Olympic hospitality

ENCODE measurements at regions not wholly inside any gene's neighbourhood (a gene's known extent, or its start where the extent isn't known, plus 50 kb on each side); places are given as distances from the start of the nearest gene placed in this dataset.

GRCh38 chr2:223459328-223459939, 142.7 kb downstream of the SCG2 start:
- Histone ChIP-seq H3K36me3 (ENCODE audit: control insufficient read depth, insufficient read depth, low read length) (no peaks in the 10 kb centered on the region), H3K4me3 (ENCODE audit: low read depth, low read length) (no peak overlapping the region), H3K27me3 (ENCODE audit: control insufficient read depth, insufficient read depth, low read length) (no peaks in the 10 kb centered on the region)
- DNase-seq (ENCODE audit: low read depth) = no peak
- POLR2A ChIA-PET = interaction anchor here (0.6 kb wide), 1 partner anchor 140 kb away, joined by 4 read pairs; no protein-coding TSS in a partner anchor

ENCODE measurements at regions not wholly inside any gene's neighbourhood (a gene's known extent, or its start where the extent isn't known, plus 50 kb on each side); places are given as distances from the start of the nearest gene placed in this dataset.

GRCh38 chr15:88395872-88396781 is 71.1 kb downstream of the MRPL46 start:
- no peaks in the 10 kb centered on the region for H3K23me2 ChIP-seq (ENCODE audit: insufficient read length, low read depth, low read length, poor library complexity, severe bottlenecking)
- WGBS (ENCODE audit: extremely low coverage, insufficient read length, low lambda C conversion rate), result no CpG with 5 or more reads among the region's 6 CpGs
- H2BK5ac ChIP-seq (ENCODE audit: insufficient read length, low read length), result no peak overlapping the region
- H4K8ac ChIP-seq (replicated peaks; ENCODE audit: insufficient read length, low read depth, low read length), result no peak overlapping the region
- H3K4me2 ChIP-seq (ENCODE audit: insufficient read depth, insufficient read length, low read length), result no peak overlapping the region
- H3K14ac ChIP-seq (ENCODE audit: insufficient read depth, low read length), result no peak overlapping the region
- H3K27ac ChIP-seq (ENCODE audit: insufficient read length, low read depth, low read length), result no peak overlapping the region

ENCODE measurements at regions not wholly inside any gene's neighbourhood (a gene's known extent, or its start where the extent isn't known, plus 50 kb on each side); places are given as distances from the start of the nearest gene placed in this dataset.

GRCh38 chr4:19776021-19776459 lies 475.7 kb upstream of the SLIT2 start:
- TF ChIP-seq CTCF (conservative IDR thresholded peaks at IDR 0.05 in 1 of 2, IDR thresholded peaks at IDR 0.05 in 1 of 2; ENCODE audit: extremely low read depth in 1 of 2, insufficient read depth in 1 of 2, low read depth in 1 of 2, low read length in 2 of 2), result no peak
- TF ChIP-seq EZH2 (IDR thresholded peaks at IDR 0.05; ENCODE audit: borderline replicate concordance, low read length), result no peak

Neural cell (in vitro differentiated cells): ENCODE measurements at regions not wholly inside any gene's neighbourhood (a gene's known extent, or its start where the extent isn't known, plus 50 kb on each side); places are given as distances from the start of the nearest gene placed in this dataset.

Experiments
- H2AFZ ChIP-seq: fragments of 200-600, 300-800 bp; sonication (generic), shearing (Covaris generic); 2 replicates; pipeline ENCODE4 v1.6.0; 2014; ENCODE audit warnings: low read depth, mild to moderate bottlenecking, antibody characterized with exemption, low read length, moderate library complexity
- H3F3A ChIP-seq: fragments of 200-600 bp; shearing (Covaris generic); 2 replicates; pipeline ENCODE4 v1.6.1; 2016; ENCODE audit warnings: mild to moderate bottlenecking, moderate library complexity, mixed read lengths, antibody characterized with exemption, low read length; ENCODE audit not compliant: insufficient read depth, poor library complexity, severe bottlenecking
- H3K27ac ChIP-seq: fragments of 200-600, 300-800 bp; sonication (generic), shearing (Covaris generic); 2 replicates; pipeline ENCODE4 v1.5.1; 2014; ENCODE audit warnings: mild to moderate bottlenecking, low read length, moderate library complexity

Observing the countdown to the Olympic Games, I remembered the practice of removing the teeth from a comb when we were army conscripts to mark the days remaining until the end of our term. So, it only takes a little patience and a bit more curiosity to work out that we have 71 more teeth left in our current comb. The only difference is that this time the removal of the final tooth does not bring with it a sense of relief and freedom. On the contrary, it awakens the anxiety and attention of everyone to ensure that the favorable forecasts are realized and that we have a successful Olympiad. We don’t have to discuss the obvious – the fact that construction work needs to be completed and security preparations fine-tuned. Nor should we speculate about how many Athenians will choose to leave the Olympic capital for their summer holidays over experiencing a major sporting event first-hand in our new stadiums. One of the main concerns should be that visitors are comfortably accommodated. Apart from anything else, our country’s tradition of hospitality demands it. What is of paramount importance is that visitors do not leave with unfavorable impressions and complaints about unjustifiable inconveniences or about high prices. Yes, problems do exist. But no one should see this major sporting festival as an opportunity to make an easy profit. So, let’s have less of the cunning ploys and more of the long-term benefits of fair play.